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Friday, August 04, 2006

The Boston Globe on wikis, Myspace a college requirement?, Dead Documents



Wiki Education Article in the Boston Globe

I talked to a fascinating reporter from the Boston Globe yesterday, Kim-Mai Cutler, as she interviewed me for her article that was published today, "A new high-tech take on a school group project: teachers share lessons learned about wikis."

I was honored to be included in this article. She started our conversation in a way that made me think:

Kim began by stating that she was looking at upcoming Wikimania conference (Aug 4-6) in Boston and realized that she had not seen any significant coverage of wikis in education.


Good reporters smell a story. She is right! As I've researched to write about wikis in education, I've seen some coverage in college online newspapers but overall the only time the media seems to mention wikis is in reference to the latest Wikipedia scandal. (I have a feeling over the next 20 years there will be many more.)

The simple fact that there are Wikipedia scandals is an important reason to teach students to be effective contributors and editors in a global society. (Really wikis should be called we-kis because WE write them.)

This is your life

The old game show "This is Your Life" used to look back on the life of the person it was highlighting and showed vignettes of portions of their life.

Well, as I look at my students, I can honestly say "this is your life" as I show them wikis, blogs, podcasts, open source apps, and other emerging technologies. THIS IS YOUR LIFE!

Requirements to change

My second thought provoking point yesterday was this:

My 20 year old cousin, upon enrolling in college two years a go HAD to get two things: a facebook account and a myspace account. Had to get them?


Yes, had to get them. You see, at MTSU, they use facebook and myspace to communicate dorm activities, school activities and other things. When she became a Resident Assistant (RA - they live in the dorm and manage a group of girls), she was required to get them. She said that facebook was used for mandatory events and that myspace was used for social events and the social calendar.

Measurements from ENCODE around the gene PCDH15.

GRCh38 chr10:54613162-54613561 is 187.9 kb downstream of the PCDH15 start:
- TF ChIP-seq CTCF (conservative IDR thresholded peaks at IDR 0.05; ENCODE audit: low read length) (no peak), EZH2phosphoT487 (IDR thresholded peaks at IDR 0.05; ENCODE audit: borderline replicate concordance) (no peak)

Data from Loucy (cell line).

(Interesting sidenote: will the libraries on college campuses that receive federal funding have to block these sites? If so, whole college communication systems would be shut down by DOPA. Hmmm. I hadn't thought of that one.)


When I asked about vandalism of websites, profanity, and innappropriate pictures, she looked at me aghast and said, "Come on, only idiots do that."

You see, she views the myspace profanity/sex/innappropriate behavior thing much like I view vandalism on wikis. It happens, but it is usually self regulating and can results in osctracism of the person involved from kids who don't condone it.

I do think myspace, xanga, and facebook are useful when used correctly. Unfortunately, most kids are not TAUGHT the responsible use of these tools. In fact, when I first teach blogs, I pre-moderate them at the 8th grade level. This means that I read them before I even allow them to post.

Ephiphany: Inexperienced Kids do dumb things!

Hey, that's not an ephiphany! Kids are kids and in the novelty of something new, they do dumb things. What's new?

How many sixteen year olds go out and wreck their first car? How many kids fall out of their treehouse right after it is built? How many college kids make terrible grades their first semester? How many kids say awkward, dumb things on their first first-date? How many wannabe cooks burn their first meal?